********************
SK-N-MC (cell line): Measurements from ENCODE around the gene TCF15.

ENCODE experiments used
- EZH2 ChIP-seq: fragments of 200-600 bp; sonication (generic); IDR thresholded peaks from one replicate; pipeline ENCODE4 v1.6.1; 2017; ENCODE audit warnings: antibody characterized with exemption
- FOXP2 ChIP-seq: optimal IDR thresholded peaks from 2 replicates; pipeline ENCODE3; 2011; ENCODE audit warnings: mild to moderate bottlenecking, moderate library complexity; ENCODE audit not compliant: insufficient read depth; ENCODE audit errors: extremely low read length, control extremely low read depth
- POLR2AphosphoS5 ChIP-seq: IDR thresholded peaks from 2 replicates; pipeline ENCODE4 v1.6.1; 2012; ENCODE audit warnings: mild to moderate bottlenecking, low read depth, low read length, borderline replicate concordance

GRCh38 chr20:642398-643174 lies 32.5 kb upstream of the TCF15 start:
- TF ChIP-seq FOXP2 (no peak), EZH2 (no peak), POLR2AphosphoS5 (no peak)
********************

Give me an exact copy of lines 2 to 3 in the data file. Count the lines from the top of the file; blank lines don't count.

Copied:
ENCODE experiments used
- EZH2 ChIP-seq: fragments of 200-600 bp; sonication (generic); IDR thresholded peaks from one replicate; pipeline ENCODE4 v1.6.1; 2017; ENCODE audit warnings: antibody characterized with exemption